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Liquid Courage: How this Dangerous Cocktail Often Leads to Crime

Liquid courage refers to the effect of alcohol on the human body, specifically, decreased inhibitions, impaired judgment and aggression. It implies that if you have a difficult task at hand, just knock back a shot or two of whiskey and you will become brave enough to tackle the obstacle. Unfortunately, it’s also a cocktail that often leads to crime.

According to the National Council on Alcoholism and Drug Dependence, Inc. (NCADD), “Alcohol is a factor in 40% of all violent crimes today, and according to the Department of Justice, 37% of almost 2 million convicted offenders currently in jail, report that they were drinking at the time of their arrest”. Alcohol is cheap, legal, easy and convenient to obtain, and socially acceptable. NCADD finds that alcohol, “more than any illegal drug, was found to be closely associated with violent crimes, including murder, rape, assault, child and spousal abuse.” Alcohol plays a role in violence on college campuses, domestic violence and child abuse, and is to blame for nearly 40% of all fatal car accidents.

Impaired judgment and inhibitions combined with aggression due to alcohol use can cause a minor issue to escalate into something far more serious. For example, an intoxicated burglar breaking into a home comes face to face with a frightened homeowner and attacks him instead of fleeing. The homeowner could suffer bodily harm, or even end up dead. Friends or romantic partners who have been drinking together may escalate a simple disagreement into assault and battery. Parents who drink may take ordinary life frustrations out on their children.

These situations are not limited to heavy drinkers or alcoholics. Sometimes a few too many drinks at a social function, or even in your own home, can lead to a serious situation due to clouded judgment. However, binge drinking increases the risk as the extreme amount of alcohol compounds the effects. The CDC reports an alarming “One in six U.S. adults binge drinks about four times a month, consuming about seven drinks per binge.”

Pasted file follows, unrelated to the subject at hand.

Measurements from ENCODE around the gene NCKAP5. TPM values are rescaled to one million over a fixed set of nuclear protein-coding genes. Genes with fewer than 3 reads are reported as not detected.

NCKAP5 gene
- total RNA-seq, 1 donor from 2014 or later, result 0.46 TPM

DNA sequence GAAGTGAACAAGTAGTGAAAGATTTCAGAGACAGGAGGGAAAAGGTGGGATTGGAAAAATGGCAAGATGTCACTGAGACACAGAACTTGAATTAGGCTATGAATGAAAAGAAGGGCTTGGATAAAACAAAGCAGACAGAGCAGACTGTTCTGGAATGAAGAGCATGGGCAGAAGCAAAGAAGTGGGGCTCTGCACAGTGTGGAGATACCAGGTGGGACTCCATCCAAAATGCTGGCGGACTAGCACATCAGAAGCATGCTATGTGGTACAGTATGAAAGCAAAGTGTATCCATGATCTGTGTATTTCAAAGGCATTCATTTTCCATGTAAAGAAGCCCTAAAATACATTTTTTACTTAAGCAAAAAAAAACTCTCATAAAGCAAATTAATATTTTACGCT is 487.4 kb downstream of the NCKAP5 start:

Alcohol is not necessarily safe because it is legal. There are many outlets to seek help if you cannot control your alcohol consumption. There are a lot of resources devoted to encouraging people not to drink and drive. But there is no way to predict that you will commit a crime while intoxicated. When your judgment is impaired, it is hard to just say, “I’ll think twice before I act because I know I’ve been drinking”, but you can make an effort to police your consumption. In social situations, consider skipping the alcoholic beverages altogether, or set a strict limit of two drinks. Enlist help sticking to this goal if you are out with friends. Do anything you can to keep yourself and others around you safe, and most importantly, if you have lost control of your drinking, seek help immediately. Addiction can be treated. Even better, it can be prevented by responsible consumption.

Sources:

NCADD (2015), “Alcohol, Drugs and Crime”. Found at: https://www.ncadd.org/index.php/about-addiction/addiction-update/alcohol-drugs-and-crime

CDC “Fact Sheets – Binge Drinking” (2018), Found at: https://www.cdc.gov/alcohol/fact-sheets/binge-drinking.htm

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7 Effective Holiday Tips to Deal with the Family Alcoholic

Holidays are meant to be a light and joyous time of year but they can often become stressful when dealing with difficult family members.  Because alcohol (and drugs) are often used as a coping mechanism, family gatherings can quickly turn into a place of conflict between loved ones.  So how do you deal with a drunk uncle, intoxicated parent, or a smashed sibling?  Here are 7 powerful techniques to help you get through.

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Alcohol Abuse vs. Alcohol Dependence

How to tell the difference between Alcohol Abuse and Alcohol Dependence

Great information from our friends at Soberlink: https://www.soberlink.com/alcohol-abuse-vs-alcohol-dependence/

According to the Center for Disease Control, “Alcohol abuse is a pattern of drinking that results in harm to one’s health, interpersonal relationships, or ability to work.” To be more specific, people who abuse alcohol experience one or more of the following problems, yet continue to drink:

*Legal problems due to alcohol-related arrests (for example, drinking and driving or assaulting someone while intoxicated)
*Relationship problems related to the drinking or worsened by it (such as being too intoxicated to pick up the kids)
*Putting themselves or others in dangerous situations (such as working in the medical field while under the influence or engaging in high-risk sexual behaviors).  Full Article >>>